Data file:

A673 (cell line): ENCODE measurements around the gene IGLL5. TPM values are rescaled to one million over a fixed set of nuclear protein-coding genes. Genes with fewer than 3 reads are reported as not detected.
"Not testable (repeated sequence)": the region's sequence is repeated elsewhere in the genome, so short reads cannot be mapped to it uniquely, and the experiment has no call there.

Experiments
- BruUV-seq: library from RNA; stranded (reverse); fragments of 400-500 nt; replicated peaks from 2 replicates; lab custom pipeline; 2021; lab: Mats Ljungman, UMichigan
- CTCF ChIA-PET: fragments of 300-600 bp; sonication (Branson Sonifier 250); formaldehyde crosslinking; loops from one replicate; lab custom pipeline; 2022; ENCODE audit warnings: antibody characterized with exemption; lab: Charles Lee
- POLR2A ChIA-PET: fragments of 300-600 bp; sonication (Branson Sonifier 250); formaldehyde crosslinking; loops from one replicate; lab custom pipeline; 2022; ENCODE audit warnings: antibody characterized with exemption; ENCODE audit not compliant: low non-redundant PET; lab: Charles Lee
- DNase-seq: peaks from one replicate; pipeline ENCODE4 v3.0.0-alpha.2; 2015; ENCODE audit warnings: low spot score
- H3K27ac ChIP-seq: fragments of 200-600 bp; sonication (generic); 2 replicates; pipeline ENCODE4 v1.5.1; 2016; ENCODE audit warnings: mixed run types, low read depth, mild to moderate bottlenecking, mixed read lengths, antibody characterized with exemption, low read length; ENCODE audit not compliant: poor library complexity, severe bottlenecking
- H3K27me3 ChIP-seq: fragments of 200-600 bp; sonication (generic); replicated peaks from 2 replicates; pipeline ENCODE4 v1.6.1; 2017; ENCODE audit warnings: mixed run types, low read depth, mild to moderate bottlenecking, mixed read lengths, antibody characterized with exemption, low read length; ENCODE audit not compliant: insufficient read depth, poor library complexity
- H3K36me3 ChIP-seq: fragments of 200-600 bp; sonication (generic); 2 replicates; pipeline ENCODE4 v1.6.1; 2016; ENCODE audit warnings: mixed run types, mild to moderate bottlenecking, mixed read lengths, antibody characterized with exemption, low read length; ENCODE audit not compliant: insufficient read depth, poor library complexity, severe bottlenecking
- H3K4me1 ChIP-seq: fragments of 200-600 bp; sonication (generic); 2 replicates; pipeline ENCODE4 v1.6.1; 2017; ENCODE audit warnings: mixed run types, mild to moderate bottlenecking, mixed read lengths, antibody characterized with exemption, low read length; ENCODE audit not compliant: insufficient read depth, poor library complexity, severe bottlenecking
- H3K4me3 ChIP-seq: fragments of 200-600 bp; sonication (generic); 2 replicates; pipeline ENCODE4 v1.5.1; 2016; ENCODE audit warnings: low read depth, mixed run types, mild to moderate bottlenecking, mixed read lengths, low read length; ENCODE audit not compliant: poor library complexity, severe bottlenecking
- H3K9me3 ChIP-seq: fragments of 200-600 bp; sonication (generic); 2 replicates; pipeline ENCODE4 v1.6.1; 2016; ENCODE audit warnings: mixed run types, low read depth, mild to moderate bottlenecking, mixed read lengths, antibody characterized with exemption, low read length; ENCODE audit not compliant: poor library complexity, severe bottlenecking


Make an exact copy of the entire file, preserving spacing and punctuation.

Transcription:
A673 (cell line): ENCODE measurements around the gene IGLL5. TPM values are rescaled to one million over a fixed set of nuclear protein-coding genes. Genes with fewer than 3 reads are reported as not detected.
"Not testable (repeated sequence)": the region's sequence is repeated elsewhere in the genome, so short reads cannot be mapped to it uniquely, and the experiment has no call there.

Experiments
- BruUV-seq: library from RNA; stranded (reverse); fragments of 400-500 nt; replicated peaks from 2 replicates; lab custom pipeline; 2021; lab: Mats Ljungman, UMichigan
- CTCF ChIA-PET: fragments of 300-600 bp; sonication (Branson Sonifier 250); formaldehyde crosslinking; loops from one replicate; lab custom pipeline; 2022; ENCODE audit warnings: antibody characterized with exemption; lab: Charles Lee
- POLR2A ChIA-PET: fragments of 300-600 bp; sonication (Branson Sonifier 250); formaldehyde crosslinking; loops from one replicate; lab custom pipeline; 2022; ENCODE audit warnings: antibody characterized with exemption; ENCODE audit not compliant: low non-redundant PET; lab: Charles Lee
- DNase-seq: peaks from one replicate; pipeline ENCODE4 v3.0.0-alpha.2; 2015; ENCODE audit warnings: low spot score
- H3K27ac ChIP-seq: fragments of 200-600 bp; sonication (generic); 2 replicates; pipeline ENCODE4 v1.5.1; 2016; ENCODE audit warnings: mixed run types, low read depth, mild to moderate bottlenecking, mixed read lengths, antibody characterized with exemption, low read length; ENCODE audit not compliant: poor library complexity, severe bottlenecking
- H3K27me3 ChIP-seq: fragments of 200-600 bp; sonication (generic); replicated peaks from 2 replicates; pipeline ENCODE4 v1.6.1; 2017; ENCODE audit warnings: mixed run types, low read depth, mild to moderate bottlenecking, mixed read lengths, antibody characterized with exemption, low read length; ENCODE audit not compliant: insufficient read depth, poor library complexity
- H3K36me3 ChIP-seq: fragments of 200-600 bp; sonication (generic); 2 replicates; pipeline ENCODE4 v1.6.1; 2016; ENCODE audit warnings: mixed run types, mild to moderate bottlenecking, mixed read lengths, antibody characterized with exemption, low read length; ENCODE audit not compliant: insufficient read depth, poor library complexity, severe bottlenecking
- H3K4me1 ChIP-seq: fragments of 200-600 bp; sonication (generic); 2 replicates; pipeline ENCODE4 v1.6.1; 2017; ENCODE audit warnings: mixed run types, mild to moderate bottlenecking, mixed read lengths, antibody characterized with exemption, low read length; ENCODE audit not compliant: insufficient read depth, poor library complexity, severe bottlenecking
- H3K4me3 ChIP-seq: fragments of 200-600 bp; sonication (generic); 2 replicates; pipeline ENCODE4 v1.5.1; 2016; ENCODE audit warnings: low read depth, mixed run types, mild to moderate bottlenecking, mixed read lengths, low read length; ENCODE audit not compliant: poor library complexity, severe bottlenecking
- H3K9me3 ChIP-seq: fragments of 200-600 bp; sonication (generic); 2 replicates; pipeline ENCODE4 v1.6.1; 2016; ENCODE audit warnings: mixed run types, low read depth, mild to moderate bottlenecking, mixed read lengths, antibody characterized with exemption, low read length; ENCODE audit not compliant: poor library complexity, severe bottlenecking